Chert is a fine-grained sedimentary rock that belongs to the chemical and biochemical subclass. It is characterized by its microcrystalline texture, hardness, and conchoidal fracture, making it an ideal material for creating sharp-edged tools. Chert comes in various colors, such as red, brown, black, and green, depending on its impurities and the environment in which it formed.

Mineral Makeup

The primary mineral component of chert is microcrystalline or cryptocrystalline quartz (also known as chalcedony), which gives the rock its distinctive hardness and durability. Chert may also contain trace amounts of other minerals, such as calcite, dolomite, or various types of clay minerals, depending on its formation process.


Chert forms through the accumulation and compaction of silica-rich sediments, primarily derived from the remains of microscopic organisms such as diatoms and radiolarians. In some cases, chert can also form through the replacement of calcium carbonate in limestone, a process known as silicification. Over time, pressure and chemical processes transform these silica-rich sediments into the dense, fine-grained rock known as chert.


Chert is found in various geological settings around the world, often occurring in limestone and dolomite formations or as nodules within shale and clay deposits. Geographically, chert can be found in the Flint Hills of Kansas, the English chalk cliffs, and the Franciscan Formation in California, among other locations.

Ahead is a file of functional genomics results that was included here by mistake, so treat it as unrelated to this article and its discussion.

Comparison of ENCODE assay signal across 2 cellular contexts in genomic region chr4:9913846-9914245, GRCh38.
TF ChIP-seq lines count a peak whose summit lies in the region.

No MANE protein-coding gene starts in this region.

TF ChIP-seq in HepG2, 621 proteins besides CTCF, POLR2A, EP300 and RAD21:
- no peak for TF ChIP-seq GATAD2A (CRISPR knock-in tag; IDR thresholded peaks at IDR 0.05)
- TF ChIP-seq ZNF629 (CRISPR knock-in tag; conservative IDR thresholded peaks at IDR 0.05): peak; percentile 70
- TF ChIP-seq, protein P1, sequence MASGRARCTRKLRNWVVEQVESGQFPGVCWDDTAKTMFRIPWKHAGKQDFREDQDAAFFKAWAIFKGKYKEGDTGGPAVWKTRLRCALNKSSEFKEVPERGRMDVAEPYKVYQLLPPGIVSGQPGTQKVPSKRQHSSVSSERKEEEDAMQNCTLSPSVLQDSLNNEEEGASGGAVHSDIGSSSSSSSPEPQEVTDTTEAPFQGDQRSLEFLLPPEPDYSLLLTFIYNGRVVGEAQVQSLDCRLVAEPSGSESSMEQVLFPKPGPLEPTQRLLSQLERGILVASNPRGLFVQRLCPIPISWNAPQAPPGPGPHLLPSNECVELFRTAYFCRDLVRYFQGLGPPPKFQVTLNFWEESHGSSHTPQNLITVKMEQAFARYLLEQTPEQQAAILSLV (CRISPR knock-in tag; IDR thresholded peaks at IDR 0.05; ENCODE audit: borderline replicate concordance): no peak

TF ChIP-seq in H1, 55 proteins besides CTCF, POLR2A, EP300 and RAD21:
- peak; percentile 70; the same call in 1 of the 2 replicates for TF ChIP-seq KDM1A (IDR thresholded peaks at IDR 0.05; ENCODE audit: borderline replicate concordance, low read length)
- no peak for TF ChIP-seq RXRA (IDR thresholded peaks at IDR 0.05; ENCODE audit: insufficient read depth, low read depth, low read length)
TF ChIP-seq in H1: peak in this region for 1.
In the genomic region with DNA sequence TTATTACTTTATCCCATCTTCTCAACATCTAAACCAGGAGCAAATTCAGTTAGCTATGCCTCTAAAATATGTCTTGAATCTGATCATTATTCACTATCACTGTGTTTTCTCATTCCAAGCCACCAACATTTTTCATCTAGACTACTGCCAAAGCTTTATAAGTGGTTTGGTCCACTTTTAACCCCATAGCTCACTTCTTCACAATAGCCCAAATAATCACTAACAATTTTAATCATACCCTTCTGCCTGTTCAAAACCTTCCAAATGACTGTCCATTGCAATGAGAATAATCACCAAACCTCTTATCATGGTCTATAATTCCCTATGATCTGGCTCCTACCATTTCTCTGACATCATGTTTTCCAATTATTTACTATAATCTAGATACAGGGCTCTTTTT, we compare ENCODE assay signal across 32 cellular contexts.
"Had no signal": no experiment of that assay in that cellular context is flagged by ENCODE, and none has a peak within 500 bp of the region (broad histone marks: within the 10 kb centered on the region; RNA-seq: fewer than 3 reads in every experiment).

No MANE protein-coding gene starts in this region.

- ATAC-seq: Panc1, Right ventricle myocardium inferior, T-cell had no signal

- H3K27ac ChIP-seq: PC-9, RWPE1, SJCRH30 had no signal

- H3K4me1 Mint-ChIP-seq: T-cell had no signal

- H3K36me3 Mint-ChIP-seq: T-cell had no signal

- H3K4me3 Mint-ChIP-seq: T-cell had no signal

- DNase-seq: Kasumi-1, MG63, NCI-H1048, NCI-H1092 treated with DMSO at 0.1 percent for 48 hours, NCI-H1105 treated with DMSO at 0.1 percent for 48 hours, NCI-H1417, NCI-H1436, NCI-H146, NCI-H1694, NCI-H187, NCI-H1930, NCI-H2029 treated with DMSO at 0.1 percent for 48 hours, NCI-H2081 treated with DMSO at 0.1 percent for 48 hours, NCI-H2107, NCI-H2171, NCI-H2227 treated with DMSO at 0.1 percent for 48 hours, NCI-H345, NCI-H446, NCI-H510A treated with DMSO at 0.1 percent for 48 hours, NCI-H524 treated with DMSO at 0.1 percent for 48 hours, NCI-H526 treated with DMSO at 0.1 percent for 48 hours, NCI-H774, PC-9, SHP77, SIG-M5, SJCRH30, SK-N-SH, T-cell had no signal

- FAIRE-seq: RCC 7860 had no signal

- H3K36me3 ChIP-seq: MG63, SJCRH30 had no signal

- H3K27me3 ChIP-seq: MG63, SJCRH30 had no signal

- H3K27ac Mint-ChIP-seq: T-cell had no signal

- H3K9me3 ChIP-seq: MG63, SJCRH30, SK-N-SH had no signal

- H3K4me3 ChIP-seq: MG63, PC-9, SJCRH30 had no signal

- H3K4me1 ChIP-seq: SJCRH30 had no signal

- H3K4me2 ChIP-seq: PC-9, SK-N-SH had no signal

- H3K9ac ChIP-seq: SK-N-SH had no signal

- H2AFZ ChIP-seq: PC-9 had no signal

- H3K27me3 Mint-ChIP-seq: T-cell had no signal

Chert is thought to possess metaphysical properties that promote balance, resilience, and stability. It is believed to help individuals adapt to change and maintain a sense of emotional equilibrium during times of upheaval. Chert is also said to enhance mental clarity, concentration, and focus, making it a valuable stone for those seeking to improve their decision-making abilities.

ClassSedimentary (Chemical)
Mineral MakeupPrimarily microcrystalline or cryptocrystalline quartz (chalcedony), with possible trace amounts of calcite, dolomite, or clay minerals 
LusterWaxy to dull
Hardness (Mohs)6.5-7
StreakWhite or colorless 
ColorRed, brown, black, or green, depending on impurities and formation environment 
CleavageNone, exhibits conchoidal fracture
Specific Gravity2.6 to 2.7